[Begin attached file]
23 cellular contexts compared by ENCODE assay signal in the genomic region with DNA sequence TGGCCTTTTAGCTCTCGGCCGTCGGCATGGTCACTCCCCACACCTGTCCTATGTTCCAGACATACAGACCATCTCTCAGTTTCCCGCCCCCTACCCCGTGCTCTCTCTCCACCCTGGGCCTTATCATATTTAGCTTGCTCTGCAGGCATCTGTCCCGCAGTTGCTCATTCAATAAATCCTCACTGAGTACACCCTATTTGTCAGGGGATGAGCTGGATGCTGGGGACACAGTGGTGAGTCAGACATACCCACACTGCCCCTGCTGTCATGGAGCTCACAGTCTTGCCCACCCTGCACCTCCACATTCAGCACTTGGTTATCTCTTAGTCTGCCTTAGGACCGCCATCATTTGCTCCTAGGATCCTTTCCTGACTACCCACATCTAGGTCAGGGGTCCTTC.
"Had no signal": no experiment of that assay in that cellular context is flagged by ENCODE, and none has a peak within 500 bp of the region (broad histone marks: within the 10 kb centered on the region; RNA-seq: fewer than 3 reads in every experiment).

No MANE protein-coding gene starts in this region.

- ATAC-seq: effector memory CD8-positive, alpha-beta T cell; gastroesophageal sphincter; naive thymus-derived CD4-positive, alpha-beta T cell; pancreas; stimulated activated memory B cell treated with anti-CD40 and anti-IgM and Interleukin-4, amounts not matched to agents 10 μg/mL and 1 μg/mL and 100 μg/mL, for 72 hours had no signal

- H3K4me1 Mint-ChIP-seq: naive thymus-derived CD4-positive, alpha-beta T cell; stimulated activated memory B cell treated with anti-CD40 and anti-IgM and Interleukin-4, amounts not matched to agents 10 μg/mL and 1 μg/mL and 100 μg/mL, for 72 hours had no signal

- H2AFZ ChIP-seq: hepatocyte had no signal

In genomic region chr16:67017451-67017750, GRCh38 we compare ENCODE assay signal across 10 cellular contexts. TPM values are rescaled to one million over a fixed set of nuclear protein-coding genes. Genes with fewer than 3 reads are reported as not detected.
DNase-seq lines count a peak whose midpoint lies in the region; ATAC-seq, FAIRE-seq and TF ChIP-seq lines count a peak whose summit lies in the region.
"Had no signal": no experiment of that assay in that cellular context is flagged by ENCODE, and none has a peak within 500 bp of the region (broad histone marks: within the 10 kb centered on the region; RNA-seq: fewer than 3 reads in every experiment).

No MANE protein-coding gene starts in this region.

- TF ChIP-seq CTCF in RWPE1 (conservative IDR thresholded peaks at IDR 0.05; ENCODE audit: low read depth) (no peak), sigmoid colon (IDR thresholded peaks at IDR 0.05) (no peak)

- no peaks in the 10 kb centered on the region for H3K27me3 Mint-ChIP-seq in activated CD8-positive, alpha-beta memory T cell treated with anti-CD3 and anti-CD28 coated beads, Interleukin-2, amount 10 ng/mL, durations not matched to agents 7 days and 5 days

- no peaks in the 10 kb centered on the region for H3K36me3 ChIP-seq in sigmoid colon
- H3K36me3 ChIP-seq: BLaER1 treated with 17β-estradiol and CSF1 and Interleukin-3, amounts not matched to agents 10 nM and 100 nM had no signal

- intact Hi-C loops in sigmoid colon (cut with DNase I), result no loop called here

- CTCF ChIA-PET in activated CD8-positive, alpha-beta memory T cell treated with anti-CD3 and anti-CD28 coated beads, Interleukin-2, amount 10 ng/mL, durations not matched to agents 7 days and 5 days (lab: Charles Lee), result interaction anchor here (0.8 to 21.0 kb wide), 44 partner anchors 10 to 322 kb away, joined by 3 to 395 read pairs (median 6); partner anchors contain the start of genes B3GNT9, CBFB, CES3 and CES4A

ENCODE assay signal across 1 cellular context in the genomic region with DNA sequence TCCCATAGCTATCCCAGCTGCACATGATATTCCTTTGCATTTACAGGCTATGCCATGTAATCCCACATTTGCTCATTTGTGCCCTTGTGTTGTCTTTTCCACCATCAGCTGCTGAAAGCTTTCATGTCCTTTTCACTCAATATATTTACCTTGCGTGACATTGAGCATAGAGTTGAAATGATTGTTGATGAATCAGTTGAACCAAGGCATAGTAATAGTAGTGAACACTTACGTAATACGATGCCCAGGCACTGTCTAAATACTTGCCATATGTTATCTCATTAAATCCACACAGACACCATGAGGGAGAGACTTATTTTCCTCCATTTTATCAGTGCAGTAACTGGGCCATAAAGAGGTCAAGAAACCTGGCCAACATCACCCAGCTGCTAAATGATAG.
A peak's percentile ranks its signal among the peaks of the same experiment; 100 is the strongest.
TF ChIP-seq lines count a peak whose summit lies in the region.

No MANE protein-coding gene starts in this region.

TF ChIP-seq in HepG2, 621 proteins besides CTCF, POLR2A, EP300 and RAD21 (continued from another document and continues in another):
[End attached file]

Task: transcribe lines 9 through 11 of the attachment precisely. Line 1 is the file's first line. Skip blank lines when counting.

"Had no signal": no experiment of that assay in that cellular context is flagged by ENCODE, and none has a peak within 500 bp of the region (broad histone marks: within the 10 kb centered on the region; RNA-seq: fewer than 3 reads in every experiment).

No MANE protein-coding gene starts in this region.

- TF ChIP-seq CTCF in RWPE1 (conservative IDR thresholded peaks at IDR 0.05; ENCODE audit: low read depth) (no peak), sigmoid colon (IDR thresholded peaks at IDR 0.05) (no peak)